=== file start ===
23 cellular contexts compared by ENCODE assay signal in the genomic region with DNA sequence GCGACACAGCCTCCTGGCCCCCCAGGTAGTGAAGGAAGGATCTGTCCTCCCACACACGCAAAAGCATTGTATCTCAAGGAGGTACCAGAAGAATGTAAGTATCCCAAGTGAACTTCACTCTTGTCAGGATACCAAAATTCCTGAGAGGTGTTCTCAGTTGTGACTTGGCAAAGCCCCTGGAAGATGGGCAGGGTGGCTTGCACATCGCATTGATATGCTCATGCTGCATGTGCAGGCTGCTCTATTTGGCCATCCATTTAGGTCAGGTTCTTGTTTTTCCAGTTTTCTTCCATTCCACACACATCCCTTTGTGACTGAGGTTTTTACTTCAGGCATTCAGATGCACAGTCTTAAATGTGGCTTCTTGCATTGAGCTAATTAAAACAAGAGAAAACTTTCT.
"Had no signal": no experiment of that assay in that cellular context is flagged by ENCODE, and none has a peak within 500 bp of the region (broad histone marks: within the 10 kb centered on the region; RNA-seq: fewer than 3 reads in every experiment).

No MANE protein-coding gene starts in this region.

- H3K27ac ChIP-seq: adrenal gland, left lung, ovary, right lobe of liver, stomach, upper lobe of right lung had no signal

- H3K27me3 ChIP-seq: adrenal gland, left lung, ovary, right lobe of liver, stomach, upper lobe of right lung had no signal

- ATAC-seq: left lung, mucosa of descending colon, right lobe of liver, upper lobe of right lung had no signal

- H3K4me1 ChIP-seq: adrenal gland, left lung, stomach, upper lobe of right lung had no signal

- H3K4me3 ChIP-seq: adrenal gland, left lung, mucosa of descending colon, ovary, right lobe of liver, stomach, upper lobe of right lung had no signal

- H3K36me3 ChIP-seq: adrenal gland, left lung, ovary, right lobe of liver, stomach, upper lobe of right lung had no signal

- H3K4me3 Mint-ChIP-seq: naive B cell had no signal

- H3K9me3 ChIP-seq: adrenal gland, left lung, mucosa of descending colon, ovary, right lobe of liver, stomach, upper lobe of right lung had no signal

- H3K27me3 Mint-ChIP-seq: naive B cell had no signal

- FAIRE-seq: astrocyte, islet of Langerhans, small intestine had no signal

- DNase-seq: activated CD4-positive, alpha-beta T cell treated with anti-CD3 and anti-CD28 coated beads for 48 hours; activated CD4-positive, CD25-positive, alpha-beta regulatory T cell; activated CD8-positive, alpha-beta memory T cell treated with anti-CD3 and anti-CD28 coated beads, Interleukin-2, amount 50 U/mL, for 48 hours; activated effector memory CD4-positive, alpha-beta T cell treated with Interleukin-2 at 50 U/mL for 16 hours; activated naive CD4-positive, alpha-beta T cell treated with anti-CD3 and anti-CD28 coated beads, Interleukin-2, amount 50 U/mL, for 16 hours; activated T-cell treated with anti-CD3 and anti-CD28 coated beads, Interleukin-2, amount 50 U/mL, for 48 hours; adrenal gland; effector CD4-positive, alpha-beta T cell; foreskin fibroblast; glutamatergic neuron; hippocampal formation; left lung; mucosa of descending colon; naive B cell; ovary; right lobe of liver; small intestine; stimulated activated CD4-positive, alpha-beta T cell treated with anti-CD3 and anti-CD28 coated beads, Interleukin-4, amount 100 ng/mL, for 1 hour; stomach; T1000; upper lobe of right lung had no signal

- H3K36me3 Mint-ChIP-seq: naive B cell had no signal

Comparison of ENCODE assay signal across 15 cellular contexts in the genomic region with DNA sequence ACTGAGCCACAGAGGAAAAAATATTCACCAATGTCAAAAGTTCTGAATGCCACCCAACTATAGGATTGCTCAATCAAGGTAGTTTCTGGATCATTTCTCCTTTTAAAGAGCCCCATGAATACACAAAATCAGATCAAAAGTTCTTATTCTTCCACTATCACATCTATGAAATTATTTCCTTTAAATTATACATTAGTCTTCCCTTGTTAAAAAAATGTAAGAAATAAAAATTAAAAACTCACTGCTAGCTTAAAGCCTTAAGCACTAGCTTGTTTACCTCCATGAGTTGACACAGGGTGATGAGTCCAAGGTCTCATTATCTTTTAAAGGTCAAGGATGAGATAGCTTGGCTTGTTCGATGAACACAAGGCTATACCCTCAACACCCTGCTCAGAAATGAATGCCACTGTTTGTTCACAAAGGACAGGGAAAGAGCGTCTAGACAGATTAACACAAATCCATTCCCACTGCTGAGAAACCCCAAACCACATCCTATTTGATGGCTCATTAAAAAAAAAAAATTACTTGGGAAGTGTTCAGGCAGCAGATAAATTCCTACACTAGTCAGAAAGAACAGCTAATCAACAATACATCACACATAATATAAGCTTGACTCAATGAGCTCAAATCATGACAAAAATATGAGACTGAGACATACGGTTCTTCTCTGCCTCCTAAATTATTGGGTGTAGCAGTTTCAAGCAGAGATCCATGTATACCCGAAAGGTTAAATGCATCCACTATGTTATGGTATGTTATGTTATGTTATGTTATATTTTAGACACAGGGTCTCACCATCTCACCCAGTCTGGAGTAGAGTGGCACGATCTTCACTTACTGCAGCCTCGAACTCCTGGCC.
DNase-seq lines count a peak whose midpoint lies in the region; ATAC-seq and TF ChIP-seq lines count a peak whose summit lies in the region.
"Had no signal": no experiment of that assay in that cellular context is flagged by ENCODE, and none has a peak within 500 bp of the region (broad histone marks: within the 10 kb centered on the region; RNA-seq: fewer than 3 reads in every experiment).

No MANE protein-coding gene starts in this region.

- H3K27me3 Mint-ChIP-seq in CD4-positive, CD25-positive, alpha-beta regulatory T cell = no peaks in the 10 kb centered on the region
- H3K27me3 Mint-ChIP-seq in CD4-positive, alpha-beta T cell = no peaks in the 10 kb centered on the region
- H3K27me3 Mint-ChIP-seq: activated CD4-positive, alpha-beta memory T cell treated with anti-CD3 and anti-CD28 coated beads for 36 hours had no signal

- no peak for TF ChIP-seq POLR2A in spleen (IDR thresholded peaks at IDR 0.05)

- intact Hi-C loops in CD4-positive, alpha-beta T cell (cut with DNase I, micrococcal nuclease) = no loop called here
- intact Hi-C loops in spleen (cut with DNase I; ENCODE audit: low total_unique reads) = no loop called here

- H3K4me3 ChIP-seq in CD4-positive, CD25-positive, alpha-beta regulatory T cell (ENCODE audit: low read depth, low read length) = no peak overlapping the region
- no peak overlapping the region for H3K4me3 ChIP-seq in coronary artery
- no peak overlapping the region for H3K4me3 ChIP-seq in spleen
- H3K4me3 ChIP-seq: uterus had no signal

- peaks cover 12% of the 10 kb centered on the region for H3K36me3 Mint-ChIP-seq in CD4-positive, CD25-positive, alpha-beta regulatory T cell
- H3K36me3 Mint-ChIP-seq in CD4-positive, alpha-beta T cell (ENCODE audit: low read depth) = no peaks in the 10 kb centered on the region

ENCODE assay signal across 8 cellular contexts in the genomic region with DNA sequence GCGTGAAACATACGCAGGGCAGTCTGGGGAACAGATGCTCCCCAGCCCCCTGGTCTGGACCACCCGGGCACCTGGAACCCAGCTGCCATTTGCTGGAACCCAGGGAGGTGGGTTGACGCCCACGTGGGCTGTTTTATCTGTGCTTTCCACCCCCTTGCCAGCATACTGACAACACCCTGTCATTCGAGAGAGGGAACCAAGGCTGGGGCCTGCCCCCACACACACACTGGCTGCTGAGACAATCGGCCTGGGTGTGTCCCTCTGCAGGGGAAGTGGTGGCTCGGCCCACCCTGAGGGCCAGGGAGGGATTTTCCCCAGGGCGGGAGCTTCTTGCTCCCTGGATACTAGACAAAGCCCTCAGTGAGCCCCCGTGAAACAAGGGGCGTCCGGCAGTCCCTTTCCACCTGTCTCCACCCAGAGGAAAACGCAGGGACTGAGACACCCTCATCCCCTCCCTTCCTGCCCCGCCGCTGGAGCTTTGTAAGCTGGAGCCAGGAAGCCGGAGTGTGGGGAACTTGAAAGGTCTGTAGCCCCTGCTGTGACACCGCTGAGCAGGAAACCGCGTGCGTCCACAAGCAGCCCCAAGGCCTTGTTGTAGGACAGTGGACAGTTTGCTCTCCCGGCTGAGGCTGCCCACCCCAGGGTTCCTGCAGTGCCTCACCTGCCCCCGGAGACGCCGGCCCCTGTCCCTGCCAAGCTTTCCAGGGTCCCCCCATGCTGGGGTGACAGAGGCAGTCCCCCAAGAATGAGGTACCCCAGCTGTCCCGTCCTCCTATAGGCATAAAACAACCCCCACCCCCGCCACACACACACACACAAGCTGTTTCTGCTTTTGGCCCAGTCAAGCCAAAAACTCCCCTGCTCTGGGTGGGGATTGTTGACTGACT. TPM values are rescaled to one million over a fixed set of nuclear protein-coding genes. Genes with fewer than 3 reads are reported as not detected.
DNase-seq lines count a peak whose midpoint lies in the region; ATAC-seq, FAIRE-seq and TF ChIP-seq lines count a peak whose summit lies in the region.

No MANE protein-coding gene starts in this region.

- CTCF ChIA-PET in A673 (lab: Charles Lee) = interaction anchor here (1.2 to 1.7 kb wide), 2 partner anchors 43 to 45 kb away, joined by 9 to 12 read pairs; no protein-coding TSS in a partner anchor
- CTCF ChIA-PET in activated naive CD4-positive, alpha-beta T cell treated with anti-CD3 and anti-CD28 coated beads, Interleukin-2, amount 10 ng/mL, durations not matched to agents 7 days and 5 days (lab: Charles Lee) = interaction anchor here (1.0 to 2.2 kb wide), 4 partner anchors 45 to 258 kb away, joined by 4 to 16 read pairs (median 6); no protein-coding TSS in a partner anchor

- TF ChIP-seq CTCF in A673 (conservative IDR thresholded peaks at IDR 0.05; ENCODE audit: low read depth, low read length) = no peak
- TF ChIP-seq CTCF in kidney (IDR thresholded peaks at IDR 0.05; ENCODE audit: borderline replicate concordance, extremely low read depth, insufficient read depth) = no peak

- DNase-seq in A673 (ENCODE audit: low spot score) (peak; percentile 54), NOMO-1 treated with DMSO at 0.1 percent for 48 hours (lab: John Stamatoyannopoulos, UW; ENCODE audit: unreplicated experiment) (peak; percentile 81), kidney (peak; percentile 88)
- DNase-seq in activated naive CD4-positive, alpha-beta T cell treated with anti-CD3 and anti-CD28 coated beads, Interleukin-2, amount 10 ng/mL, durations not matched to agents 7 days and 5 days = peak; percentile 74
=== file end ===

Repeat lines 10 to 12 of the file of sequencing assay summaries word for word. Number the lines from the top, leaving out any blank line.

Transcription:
- H3K4me3 Mint-ChIP-seq: naive B cell had no signal

- H3K9me3 ChIP-seq: adrenal gland, left lung, mucosa of descending colon, ovary, right lobe of liver, stomach, upper lobe of right lung had no signal

- H3K27me3 Mint-ChIP-seq: naive B cell had no signal